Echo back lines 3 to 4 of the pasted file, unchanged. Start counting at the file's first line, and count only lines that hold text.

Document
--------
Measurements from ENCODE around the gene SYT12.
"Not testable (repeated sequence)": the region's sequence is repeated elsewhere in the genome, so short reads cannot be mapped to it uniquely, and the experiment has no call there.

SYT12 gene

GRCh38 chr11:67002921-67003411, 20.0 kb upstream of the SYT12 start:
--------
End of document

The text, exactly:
SYT12 gene

GRCh38 chr11:67002921-67003411, 20.0 kb upstream of the SYT12 start: